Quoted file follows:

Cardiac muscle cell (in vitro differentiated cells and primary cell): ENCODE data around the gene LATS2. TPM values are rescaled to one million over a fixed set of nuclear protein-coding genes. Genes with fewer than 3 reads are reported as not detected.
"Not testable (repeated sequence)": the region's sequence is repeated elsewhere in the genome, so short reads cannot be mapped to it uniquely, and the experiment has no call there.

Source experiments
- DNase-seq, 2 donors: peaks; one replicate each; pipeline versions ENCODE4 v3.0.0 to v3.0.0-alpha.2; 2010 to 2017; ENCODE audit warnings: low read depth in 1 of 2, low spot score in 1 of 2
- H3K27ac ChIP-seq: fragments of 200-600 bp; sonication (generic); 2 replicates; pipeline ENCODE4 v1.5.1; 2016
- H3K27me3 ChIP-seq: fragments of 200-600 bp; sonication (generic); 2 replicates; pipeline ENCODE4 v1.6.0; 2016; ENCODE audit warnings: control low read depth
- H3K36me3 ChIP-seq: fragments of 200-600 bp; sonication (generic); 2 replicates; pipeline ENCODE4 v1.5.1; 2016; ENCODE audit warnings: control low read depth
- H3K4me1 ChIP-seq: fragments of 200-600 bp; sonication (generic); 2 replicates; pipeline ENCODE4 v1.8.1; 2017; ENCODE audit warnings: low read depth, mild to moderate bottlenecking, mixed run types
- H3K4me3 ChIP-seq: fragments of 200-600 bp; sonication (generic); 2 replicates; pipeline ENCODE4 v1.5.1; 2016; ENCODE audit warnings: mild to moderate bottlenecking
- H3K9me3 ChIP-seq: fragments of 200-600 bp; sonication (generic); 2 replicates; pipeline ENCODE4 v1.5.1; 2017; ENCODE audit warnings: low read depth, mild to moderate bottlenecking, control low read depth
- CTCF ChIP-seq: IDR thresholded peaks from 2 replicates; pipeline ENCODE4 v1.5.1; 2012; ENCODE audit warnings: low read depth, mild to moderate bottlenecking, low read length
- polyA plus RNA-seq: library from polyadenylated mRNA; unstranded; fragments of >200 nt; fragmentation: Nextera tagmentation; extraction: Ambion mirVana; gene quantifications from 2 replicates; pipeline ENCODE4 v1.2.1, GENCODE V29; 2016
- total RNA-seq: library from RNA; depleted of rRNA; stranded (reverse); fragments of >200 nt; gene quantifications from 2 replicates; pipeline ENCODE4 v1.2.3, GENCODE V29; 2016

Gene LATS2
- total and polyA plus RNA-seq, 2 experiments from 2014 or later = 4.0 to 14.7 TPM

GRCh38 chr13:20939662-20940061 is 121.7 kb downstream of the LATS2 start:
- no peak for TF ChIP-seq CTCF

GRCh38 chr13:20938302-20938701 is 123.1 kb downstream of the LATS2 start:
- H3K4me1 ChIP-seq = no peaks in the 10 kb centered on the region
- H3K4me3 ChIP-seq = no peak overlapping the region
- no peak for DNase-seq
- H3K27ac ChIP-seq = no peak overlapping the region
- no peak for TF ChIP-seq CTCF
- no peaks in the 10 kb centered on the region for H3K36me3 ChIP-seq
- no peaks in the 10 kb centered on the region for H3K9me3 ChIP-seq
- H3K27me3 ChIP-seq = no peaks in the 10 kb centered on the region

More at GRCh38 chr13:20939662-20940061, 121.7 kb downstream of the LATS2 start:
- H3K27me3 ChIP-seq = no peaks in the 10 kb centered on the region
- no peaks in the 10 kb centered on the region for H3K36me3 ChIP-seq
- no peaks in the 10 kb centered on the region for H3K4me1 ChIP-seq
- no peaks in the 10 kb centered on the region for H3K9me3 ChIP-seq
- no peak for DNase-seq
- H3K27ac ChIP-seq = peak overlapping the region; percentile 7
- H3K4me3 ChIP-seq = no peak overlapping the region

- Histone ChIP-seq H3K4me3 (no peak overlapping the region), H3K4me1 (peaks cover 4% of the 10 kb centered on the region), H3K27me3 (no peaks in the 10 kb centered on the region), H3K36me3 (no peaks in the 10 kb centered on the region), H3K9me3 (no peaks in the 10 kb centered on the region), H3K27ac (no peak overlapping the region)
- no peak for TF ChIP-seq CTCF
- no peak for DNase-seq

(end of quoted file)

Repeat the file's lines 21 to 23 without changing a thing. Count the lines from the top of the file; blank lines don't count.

- no peak for DNase-seq
- H3K27ac ChIP-seq = no peak overlapping the region
- no peak for TF ChIP-seq CTCF